More discussions before policies reach parliament could help prevent future internal coalition arguments, Liberal Democrat MPs have claimed.
Middle-ranking chairs of the party’s backbench policy committees want ministers to outline their proposals in more detail before they are publicly announced.
Doing so could have prevented proposals like environment secretary Caroline Spelman’s forestry U-turn or the ongoing NHS reform crisis escalating to levels embarrassing for the coalition, they argue.
Tom Brake, who chairs meetings of the Lib Dem MPs charged with running the parliamentary committees, said he wanted to see more backbench input “further upstream” in the policymaking process.
“We want to try and get our views reflected as early on in the process as possible because, from the coalition government’s perspective, if we can resolve issues before a bill is produced, for instance, that’s much better than trying to resolve it when it’s in the Commons or the Lords,” he told politics.co.uk.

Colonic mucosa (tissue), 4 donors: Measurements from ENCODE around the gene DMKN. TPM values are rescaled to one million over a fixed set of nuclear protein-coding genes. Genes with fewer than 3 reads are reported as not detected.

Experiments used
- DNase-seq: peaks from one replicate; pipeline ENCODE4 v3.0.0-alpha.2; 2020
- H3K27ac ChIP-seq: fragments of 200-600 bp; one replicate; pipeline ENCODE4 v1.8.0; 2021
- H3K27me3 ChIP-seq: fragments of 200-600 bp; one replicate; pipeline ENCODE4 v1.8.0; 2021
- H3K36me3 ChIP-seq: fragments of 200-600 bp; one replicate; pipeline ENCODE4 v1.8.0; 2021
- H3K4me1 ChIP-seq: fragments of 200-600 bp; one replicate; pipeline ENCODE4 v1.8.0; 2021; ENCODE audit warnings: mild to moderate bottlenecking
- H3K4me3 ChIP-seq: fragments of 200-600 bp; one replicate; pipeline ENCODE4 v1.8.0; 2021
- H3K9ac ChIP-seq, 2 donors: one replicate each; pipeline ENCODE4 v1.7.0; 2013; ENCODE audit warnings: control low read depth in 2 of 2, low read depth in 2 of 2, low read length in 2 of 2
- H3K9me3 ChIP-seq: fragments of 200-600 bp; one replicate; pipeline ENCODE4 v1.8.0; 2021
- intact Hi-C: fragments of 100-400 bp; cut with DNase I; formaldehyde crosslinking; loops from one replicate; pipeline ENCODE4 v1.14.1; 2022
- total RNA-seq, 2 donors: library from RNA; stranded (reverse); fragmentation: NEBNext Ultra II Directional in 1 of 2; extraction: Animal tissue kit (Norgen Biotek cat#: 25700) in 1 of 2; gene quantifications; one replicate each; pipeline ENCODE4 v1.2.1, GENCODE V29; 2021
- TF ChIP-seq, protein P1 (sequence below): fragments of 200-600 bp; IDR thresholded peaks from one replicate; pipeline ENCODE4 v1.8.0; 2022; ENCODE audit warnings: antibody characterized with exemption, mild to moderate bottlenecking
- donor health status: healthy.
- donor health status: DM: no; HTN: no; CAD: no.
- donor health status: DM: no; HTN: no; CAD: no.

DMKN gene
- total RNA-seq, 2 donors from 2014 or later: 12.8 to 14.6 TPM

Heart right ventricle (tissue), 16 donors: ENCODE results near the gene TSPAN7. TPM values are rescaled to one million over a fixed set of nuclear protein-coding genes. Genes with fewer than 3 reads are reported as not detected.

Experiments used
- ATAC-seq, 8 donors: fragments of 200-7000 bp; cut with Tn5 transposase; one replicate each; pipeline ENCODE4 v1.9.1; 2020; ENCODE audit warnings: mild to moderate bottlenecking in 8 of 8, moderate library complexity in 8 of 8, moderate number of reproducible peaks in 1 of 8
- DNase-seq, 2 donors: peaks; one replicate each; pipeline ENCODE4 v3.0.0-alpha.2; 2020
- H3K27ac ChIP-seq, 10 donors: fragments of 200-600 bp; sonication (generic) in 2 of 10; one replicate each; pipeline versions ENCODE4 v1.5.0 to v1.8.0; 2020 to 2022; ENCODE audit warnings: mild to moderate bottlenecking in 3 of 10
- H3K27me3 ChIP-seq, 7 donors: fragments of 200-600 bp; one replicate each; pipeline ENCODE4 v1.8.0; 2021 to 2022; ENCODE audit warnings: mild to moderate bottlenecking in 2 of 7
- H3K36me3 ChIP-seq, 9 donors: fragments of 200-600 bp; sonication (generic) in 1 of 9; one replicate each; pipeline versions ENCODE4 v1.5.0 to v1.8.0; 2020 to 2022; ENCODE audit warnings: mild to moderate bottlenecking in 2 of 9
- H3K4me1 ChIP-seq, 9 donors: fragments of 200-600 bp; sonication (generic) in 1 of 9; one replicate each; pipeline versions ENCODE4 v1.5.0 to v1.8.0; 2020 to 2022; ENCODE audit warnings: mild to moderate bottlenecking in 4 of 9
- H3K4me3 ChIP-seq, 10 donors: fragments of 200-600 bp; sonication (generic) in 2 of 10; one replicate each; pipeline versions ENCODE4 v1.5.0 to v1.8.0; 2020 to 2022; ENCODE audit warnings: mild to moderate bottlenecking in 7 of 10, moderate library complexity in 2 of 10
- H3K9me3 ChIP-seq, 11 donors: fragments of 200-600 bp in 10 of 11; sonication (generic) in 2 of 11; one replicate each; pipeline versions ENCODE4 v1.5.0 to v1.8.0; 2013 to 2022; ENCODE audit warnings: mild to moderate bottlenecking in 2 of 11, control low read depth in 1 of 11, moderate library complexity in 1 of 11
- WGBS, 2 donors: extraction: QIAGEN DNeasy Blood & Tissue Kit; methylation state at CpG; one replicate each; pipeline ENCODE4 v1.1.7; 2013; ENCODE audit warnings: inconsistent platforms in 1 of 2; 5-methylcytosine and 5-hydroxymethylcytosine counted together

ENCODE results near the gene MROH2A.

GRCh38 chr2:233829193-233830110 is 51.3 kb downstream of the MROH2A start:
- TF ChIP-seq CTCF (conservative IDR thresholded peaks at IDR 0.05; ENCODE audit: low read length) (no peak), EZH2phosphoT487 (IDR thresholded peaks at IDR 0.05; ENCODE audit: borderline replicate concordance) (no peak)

Another chair, Stephen Williams, said his party was “still making it up” when it came to “non-government ministers” relating to the coalition.
Both Conservative and Lib Dem ministers had begun attending meetings of the backbench committees to keep their members updated on the government’s thinking, however.
“It’s helpful for us and for Tory ministers to understand each other better, particularly as on a personal level you might not know each other,” Mr Williams added.
Concerns remain that ministers are not giving Lib Dem MPs more access to government departments as policies are developed.
“Where there’s long-term policy developments, that would be desirable so that there are no surprises or traps on the horizon which a bit of discussion might have foreseen and avoided,” Mr Williams said.